This article on content marketing is a lot like its subject. Articles about content marketing are as ubiquitous as the content itself. It seems that content marketing is gaining traction by all types of businesses. Consequently, the amount of content being created is huge! This sheer volume of content is also making it much harder to get noticed.

In fact, content marketing is getting so much focus, a recent survey by the Content Marketing Institute found that:

  • 85% of marketers feel that their improved content marketing results are from increased content creation
  • 75% said that a content marketing strategy has improved results
  • 7.8X more traffic is a result of content marketing

Top performing companies have taken an all-in position regarding content marketing.

Content Marketing Strategy

But it does come with its own set of challenges, as well. As I mentioned, there is an enormous volume of content that is being created, literally every day. Trying to cut through all of this noise to be heard is an immense issue.

There is also a frenetic pace occurring across the web. Content is being created just for the purpose of checking a task off of a daily to-do list. This “get-it-done” way of thinking certainly dilutes the results for the companies doing it. Further, this mindset makes it more difficult for people to find quality information that will answer the questions that they have.

Is Content Marketing Worth The Work?

Given the vast amount of content that is being created and the hours of work that it takes to create it, you’re probably wondering if you should even attempt to, or continue to, engage in the channel.

The answer is Yes! Yes, you should engage in content marketing, but don’t do it the way that most businesses are.

The first step to take, that will distinguish your content from the mass, will be to develop a content strategy. There are some very basic topics that should be included in this strategy.

Audience Profile: Who, exactly, are you creating this content for? You may find that you have a few different audience profiles. Make sure that your content is going to speak to each of them.

Editorial Calendar: One of the biggest challenges to content marketing is trying to figure out what to write about. An editorial calendar helps by providing at least a 3-month window of topics that will follow the rhythm of your business.

As an example, if your business is affected by annual seasons, use that in your calendar planning. Or, if your industry has periodic seminars, make sure that your planning your communications around those seminars.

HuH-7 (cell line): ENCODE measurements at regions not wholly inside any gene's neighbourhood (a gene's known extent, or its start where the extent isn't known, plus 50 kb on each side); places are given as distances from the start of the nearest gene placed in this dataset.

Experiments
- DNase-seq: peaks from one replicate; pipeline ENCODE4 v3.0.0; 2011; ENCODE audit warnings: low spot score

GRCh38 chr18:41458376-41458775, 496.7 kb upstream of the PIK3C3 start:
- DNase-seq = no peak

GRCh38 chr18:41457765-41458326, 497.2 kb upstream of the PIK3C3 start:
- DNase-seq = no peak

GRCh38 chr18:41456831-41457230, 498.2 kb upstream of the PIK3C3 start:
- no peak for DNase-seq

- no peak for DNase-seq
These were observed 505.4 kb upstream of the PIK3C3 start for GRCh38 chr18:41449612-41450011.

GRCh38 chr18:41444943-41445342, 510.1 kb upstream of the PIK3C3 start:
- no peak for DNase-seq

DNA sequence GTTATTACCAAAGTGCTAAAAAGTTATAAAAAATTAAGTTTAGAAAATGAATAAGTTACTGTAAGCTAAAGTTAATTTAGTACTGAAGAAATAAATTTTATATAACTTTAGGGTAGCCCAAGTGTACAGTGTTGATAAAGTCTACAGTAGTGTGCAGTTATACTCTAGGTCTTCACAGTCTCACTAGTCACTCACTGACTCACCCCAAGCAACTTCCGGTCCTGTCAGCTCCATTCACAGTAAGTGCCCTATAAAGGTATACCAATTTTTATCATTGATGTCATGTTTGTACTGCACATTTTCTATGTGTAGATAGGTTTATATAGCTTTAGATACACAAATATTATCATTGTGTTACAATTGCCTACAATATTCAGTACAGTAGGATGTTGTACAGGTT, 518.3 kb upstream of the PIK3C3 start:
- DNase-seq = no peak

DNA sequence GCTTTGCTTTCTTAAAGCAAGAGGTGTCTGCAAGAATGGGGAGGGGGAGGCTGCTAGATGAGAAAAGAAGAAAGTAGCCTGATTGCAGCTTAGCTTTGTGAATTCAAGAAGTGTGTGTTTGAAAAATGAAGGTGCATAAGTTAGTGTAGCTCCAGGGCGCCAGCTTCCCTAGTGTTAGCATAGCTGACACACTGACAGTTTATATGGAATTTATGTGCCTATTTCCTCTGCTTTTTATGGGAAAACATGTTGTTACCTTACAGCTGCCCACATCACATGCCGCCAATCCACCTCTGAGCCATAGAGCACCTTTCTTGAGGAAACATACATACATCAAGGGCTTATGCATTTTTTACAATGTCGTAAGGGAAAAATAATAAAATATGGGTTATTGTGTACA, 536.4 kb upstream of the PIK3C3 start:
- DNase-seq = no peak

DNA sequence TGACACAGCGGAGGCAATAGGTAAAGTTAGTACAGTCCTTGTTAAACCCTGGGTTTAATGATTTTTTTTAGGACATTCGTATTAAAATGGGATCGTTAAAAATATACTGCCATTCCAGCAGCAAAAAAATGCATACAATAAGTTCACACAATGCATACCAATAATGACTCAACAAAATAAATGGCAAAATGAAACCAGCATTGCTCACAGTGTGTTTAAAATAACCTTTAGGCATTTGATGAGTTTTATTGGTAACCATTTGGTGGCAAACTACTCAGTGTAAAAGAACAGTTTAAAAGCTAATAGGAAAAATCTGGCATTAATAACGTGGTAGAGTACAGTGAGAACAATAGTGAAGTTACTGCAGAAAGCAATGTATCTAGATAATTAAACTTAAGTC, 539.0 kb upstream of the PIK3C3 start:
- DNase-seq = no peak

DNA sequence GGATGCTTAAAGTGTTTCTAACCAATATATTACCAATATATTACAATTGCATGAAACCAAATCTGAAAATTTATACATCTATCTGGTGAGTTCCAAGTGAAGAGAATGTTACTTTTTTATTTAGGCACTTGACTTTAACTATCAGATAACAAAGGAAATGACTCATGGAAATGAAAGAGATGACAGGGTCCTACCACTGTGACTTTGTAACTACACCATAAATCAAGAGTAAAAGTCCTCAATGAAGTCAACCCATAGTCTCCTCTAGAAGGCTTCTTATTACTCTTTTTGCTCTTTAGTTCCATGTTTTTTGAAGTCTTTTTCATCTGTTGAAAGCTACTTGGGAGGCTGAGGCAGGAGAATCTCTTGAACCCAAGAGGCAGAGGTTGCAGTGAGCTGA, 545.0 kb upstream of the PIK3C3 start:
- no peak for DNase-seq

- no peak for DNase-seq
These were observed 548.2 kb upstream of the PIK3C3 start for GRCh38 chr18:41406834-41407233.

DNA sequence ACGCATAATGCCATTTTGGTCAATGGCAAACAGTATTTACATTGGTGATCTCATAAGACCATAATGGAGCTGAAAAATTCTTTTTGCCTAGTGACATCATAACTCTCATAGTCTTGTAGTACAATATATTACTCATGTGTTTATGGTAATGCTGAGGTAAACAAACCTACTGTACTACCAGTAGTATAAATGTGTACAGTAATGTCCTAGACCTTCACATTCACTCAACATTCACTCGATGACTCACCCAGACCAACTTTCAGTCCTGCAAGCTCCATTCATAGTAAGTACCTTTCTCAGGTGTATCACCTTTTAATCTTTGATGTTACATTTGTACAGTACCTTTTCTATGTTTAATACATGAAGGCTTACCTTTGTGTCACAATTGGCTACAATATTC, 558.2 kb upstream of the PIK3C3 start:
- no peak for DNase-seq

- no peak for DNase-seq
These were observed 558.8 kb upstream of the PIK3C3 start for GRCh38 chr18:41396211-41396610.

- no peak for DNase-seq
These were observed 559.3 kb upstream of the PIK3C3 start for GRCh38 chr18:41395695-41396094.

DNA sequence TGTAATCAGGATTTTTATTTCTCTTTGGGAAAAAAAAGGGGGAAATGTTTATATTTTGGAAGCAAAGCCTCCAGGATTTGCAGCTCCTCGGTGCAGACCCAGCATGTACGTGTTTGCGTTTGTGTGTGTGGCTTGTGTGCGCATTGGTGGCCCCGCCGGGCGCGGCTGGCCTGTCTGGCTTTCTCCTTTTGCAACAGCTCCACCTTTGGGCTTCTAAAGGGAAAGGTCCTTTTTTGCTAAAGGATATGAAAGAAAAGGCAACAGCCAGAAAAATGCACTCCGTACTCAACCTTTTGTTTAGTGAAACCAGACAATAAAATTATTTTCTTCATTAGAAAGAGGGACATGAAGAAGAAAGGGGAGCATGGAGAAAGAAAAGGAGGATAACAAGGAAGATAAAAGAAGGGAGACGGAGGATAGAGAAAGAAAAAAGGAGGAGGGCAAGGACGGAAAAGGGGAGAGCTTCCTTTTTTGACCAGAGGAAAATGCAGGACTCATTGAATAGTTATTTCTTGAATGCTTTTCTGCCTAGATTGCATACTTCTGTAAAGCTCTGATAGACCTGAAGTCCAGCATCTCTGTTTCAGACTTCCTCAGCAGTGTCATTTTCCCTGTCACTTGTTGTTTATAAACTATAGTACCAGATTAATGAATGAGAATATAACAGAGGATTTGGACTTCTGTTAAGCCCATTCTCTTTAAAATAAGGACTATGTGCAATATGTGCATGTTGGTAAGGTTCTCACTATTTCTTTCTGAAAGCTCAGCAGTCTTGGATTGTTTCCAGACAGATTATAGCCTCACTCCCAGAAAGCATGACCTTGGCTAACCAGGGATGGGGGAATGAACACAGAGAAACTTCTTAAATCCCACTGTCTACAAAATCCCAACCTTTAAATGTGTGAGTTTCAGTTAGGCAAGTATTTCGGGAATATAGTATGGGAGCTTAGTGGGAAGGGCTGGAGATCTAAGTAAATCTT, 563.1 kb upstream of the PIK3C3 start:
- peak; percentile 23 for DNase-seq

In addition to just plugging in topics, you can also use your calendar to gather the assets that you will need for the content marketing piece that you are creating, like pictures, videos, case studies, and/or charts, before you need them.

SEO Support: Content marketing is a massive supporter of any businesses search engine optimization endeavor. One of the strongest SEO signals is content. Make sure that you identify the most relevant key-phrases for every piece of content that you create.

Content Promotion: Not only does the creation of content need to be planned, so too does the distribution and promotion of that content. As an example, if you’re creating a blog post, find places that you can syndicate your content.

Once your strategy is completed, the next step is to create a content mapping template that will help you create content based on your audience’s position in the sales funnel.

Content Marketing Has To Be Relevant

As people enter and then move through the sales funnel, the questions that they are looking to get answers to, change. To be effective, your content needs to match these changing questions and provide them with the answers.

Here are some examples of how this can be done:

Top Of The Funnel: This stage of a sales funnel is often called the Discovery stage. It is the time when someone first discovers you or your product/service. As you can imagine the information that they are looking for at this stage is going to be very much an overview type of information.

Typical types of content that you would create for the top of the funnel are:

  • Blog posts
  • Educational papers
  • Newsletters

Middle Of The Funnel: This stage of the funnel is often called the consideration stage because this is when a prospective customer starts to really think about your products / services as solutions to their needs. Generally, the people that you’ll be talking to during this stage are either the decision maker or a very strong decision influencer.

The types of content that you want available for these people are:

  • Case studies
  • How To content
  • Demos
  • Product spec sheets

Bottom Of The Funnel: Generally referred to as the Conversion stage because this is where the person makes the decision to buy. This is where, with your content, you’re going to try to “close the deal”. This is where you are going to reassure this potential customer that you company can be trusted and that every interaction that they have had with you, up to this point, is what they can expect from you if they choose to move forward with your company.

The types of content that will help seal the deal here are:

  • Testimonials
  • Product / company reviews
  • What happens next information